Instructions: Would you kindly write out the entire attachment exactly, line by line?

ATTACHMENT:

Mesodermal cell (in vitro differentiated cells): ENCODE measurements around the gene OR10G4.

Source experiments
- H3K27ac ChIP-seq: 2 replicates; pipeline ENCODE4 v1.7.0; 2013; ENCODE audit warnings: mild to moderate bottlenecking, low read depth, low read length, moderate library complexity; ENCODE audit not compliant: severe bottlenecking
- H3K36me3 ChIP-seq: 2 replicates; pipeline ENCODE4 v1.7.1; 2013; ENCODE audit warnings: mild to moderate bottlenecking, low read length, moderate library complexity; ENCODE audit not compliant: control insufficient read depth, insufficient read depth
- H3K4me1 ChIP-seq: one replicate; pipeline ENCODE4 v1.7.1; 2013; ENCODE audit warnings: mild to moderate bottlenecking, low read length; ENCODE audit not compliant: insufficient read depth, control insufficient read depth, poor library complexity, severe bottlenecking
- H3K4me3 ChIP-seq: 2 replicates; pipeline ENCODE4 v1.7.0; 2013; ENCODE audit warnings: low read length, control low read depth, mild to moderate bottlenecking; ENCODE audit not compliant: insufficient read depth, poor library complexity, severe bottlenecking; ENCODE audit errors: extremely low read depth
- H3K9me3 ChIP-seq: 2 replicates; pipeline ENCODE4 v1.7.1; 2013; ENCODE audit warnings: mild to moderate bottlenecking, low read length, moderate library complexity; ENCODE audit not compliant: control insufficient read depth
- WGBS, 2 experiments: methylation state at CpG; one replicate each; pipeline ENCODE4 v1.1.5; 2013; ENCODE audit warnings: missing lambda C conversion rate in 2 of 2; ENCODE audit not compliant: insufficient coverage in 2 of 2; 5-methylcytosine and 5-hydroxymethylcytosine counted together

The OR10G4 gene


Mesodermal cell (in vitro differentiated cells): ENCODE measurements around the gene OR10G4.

Source experiments
- H3K27ac ChIP-seq: 2 replicates; pipeline ENCODE4 v1.7.0; 2013; ENCODE audit warnings: mild to moderate bottlenecking, low read depth, low read length, moderate library complexity; ENCODE audit not compliant: severe bottlenecking
- H3K36me3 ChIP-seq: 2 replicates; pipeline ENCODE4 v1.7.1; 2013; ENCODE audit warnings: mild to moderate bottlenecking, low read length, moderate library complexity; ENCODE audit not compliant: control insufficient read depth, insufficient read depth
- H3K4me1 ChIP-seq: one replicate; pipeline ENCODE4 v1.7.1; 2013; ENCODE audit warnings: mild to moderate bottlenecking, low read length; ENCODE audit not compliant: insufficient read depth, control insufficient read depth, poor library complexity, severe bottlenecking
- H3K4me3 ChIP-seq: 2 replicates; pipeline ENCODE4 v1.7.0; 2013; ENCODE audit warnings: low read length, control low read depth, mild to moderate bottlenecking; ENCODE audit not compliant: insufficient read depth, poor library complexity, severe bottlenecking; ENCODE audit errors: extremely low read depth
- H3K9me3 ChIP-seq: 2 replicates; pipeline ENCODE4 v1.7.1; 2013; ENCODE audit warnings: mild to moderate bottlenecking, low read length, moderate library complexity; ENCODE audit not compliant: control insufficient read depth
- WGBS, 2 experiments: methylation state at CpG; one replicate each; pipeline ENCODE4 v1.1.5; 2013; ENCODE audit warnings: missing lambda C conversion rate in 2 of 2; ENCODE audit not compliant: insufficient coverage in 2 of 2; 5-methylcytosine and 5-hydroxymethylcytosine counted together

The OR10G4 gene